Plus, according to a US Department of Commerce study, EB-5 was a massive contributor to job growth in the country, all at no expense to the American taxpayer. Investors will see the opportunity to use dry powder in this new environment and will seek to use EB-5 investments to positively impact communities, all while contributing growth to their portfolios. If we ignore this opportunity to expand the EB-5 program, the economic recovery will take longer and cost more. The US could miss out on the chance to minimize the overall cost of numerous stimulus packages and save taxpayers money in the process.
GlobeSt.com: What’s your response to those who think that the EB-5 program is a “green-card for sale” program?
Thomas: It is really unfortunate that this false narrative is out there. It seems to be politically motivated and keeps the real facts from getting heard. The truth is that the EB-5 program was designed to create US jobs by leveraging foreign investment. In exchange for a successful investment that met the job creation criteria, the investor received an opportunity to become a citizen.
The investment amounts are substantial and they are at risk. Not all investors in the program succeed in creating the jobs or in getting a financial return on their investment. In some cases, investors lose both. Before they can receive a green card, they must demonstrate that their investment created at least 10 full-time permanent US jobs. There are other programs in the world where investors can buy citizenship. The US EB-5 program is not that at all.
GlobeSt.com: How can the EB-5 program replicate the success it had during the previous recession?
Thomas: The EB-5 program was proven to benefit sectors focused on economic stimulus, job creation and social impact necessitated by the economic downturn of 2008. If the current program limits are expanded, EB-5 could do the same to create jobs and bolster the US economy in the aftermath of the COVID-19 crisis. Also, we know what happens when capital dries up: lenders become conservative. This will drive developers to seek alternative sources of capital. Enter EB-5 as an ideal program for raising and deploying capital at such times. For example, data from the US Department of Commerce showed that a mere 1,500 additional EB-5 visas would create about 8,000 permanent US jobs–highlighting the strong growth the program provides and its untapped potential.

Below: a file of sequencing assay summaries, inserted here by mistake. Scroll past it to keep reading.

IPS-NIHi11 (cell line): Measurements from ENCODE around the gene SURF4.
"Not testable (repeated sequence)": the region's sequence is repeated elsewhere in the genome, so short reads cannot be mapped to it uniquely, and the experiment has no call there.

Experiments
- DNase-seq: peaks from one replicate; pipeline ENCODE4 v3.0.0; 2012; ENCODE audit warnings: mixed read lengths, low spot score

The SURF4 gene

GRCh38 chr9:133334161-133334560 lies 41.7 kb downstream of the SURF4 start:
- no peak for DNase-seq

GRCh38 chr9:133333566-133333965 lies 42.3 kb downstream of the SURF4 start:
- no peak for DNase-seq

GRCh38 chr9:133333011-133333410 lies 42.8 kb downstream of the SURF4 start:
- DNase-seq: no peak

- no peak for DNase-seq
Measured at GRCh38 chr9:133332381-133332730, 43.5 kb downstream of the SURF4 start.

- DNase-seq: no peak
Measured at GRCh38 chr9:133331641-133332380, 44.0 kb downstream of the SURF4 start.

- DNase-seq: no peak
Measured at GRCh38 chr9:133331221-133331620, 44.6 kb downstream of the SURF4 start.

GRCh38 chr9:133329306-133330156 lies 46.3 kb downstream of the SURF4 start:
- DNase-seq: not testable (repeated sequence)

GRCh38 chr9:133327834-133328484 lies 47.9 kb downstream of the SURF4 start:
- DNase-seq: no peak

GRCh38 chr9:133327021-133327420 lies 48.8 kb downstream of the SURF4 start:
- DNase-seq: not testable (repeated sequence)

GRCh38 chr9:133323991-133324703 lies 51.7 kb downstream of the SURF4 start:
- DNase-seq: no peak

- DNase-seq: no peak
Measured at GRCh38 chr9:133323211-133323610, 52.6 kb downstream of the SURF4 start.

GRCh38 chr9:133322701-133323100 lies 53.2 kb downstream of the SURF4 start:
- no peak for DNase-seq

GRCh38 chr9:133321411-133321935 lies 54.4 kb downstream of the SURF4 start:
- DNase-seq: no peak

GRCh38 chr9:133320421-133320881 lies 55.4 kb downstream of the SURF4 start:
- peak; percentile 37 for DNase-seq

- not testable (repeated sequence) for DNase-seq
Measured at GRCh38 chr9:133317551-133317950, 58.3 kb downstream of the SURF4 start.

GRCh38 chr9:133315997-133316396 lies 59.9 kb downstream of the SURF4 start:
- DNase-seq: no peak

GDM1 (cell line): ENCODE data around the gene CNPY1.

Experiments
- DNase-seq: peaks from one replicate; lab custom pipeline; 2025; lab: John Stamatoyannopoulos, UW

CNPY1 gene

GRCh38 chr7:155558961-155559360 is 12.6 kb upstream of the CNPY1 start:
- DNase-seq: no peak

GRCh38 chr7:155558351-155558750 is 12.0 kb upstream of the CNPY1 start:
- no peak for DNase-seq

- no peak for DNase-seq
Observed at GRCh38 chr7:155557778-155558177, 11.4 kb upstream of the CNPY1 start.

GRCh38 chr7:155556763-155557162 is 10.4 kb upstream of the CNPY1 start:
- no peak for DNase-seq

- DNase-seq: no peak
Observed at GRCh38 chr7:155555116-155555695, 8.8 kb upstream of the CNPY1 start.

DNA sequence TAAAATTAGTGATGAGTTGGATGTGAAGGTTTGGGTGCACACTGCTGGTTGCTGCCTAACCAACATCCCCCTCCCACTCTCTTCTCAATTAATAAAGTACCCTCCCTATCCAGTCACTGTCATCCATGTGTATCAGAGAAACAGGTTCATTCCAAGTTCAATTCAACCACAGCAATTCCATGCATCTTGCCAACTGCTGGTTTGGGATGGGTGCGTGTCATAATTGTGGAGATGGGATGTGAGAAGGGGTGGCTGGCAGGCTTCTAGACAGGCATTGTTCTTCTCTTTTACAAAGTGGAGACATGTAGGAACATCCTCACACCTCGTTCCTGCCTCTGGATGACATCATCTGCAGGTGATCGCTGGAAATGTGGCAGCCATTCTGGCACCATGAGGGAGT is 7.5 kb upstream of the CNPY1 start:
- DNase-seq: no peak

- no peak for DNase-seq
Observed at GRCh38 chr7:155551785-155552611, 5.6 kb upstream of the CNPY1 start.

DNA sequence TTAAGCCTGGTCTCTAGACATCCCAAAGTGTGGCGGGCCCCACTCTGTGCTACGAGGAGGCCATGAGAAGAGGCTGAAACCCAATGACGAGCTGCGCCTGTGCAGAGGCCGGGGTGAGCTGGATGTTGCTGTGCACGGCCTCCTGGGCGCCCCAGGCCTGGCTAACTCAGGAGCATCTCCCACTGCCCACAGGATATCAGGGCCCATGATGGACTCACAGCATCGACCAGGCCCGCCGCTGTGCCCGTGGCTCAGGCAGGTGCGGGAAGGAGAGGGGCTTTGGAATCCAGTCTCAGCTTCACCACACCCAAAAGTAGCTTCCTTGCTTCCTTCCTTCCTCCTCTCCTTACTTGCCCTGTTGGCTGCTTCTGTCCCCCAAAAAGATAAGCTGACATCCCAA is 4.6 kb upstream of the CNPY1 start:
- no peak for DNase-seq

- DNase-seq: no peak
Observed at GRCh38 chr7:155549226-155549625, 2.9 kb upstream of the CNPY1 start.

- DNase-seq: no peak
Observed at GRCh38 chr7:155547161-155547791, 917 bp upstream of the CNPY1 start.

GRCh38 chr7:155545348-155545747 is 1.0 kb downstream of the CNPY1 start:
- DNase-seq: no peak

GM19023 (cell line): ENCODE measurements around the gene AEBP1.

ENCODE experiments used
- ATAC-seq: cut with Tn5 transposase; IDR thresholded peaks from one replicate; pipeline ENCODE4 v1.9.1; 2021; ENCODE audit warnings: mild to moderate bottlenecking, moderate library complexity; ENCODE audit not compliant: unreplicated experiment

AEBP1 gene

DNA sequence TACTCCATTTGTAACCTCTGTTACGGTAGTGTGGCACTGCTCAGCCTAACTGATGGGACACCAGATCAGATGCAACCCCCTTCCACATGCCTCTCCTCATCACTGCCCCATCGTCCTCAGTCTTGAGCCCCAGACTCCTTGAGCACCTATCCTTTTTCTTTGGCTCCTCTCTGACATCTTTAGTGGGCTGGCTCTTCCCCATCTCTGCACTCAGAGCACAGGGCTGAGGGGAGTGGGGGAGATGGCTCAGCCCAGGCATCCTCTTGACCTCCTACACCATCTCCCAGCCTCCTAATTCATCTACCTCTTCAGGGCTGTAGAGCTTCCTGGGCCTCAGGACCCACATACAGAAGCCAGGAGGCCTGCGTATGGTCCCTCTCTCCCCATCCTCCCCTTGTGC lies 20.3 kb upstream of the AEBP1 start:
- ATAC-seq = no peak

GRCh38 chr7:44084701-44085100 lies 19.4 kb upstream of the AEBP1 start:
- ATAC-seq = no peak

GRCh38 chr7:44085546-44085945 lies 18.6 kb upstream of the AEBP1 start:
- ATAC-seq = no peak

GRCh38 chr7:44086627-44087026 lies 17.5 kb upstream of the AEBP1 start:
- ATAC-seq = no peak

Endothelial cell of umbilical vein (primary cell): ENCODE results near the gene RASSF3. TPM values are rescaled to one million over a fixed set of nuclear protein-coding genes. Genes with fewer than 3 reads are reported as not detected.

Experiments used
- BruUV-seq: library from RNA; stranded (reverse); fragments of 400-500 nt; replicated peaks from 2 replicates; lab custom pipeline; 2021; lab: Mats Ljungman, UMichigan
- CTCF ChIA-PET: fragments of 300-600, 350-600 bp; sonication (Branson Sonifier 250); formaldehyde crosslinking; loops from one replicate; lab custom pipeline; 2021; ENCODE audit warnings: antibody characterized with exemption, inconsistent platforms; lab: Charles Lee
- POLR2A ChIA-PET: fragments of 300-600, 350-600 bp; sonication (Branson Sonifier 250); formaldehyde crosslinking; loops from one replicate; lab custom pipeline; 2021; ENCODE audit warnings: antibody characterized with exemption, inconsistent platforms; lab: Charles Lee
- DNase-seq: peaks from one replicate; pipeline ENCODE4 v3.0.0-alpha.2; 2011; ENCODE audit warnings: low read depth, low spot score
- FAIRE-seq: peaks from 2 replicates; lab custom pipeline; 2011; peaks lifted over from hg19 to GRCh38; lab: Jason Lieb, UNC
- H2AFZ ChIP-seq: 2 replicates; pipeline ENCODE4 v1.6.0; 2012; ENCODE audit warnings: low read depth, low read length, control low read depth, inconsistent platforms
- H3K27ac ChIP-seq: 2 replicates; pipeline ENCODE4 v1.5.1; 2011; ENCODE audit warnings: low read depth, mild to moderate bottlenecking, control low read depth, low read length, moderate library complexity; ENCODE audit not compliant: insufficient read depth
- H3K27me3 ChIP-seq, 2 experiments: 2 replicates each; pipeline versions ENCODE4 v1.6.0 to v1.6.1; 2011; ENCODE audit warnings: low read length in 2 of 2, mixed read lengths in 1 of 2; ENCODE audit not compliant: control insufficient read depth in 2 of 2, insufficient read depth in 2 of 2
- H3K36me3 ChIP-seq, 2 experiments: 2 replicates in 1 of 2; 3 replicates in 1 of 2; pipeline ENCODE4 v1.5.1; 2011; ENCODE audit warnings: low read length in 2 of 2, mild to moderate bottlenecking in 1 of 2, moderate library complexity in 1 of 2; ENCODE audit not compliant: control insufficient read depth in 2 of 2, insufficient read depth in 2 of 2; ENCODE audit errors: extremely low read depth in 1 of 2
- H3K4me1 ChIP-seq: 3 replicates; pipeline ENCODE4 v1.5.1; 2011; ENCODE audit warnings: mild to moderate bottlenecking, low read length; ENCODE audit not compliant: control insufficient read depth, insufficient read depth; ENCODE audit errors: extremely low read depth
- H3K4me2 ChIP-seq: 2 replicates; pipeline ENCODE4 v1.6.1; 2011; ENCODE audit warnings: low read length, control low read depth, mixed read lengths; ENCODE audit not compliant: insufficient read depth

The EB-5 program is a clear representation of impact investing that improves infrastructure and creates jobs. During the previous economic crisis, the program was an inexpensive source of capital. Our view is that the EB-5 program is an overwhelmingly positive force in economic stimulus, but it must be done in a transparent way that protects both investors and the government against fraud and abuse.
GlobeSt.com: What are the keys to ensuring integrity and transparency in the EB-5 program?
Thomas: While many agree that EB-5 is highly beneficial to the US economy and job creation, and that legislative expansion is crucial, the program, like nearly all specialized investment opportunities, is susceptible to bad actors. However, the positives of the program greatly outweigh the negatives, especially when integrity and transparency are priorities. It’s essential to use proven, purpose-built technology and processes, and to harness expertise to service these sectors focused on job growth and social impact. There needs to be end-to-end process management beyond middle and back-office accounting and administration with real-time tracking of required sector compliance and impact metrics. A significant portion of the market engages third-party administrators to help ensure that the highest levels of security, transparency and compliance are maintained. Investors and fund managers need access to real-time investment, compliance and impact visibility, as well as the ability to efficiently onboard, manage and report on large pools of limited partners, regardless of average investment size. Doing so establishes best practices, protects investors and prevents fraud.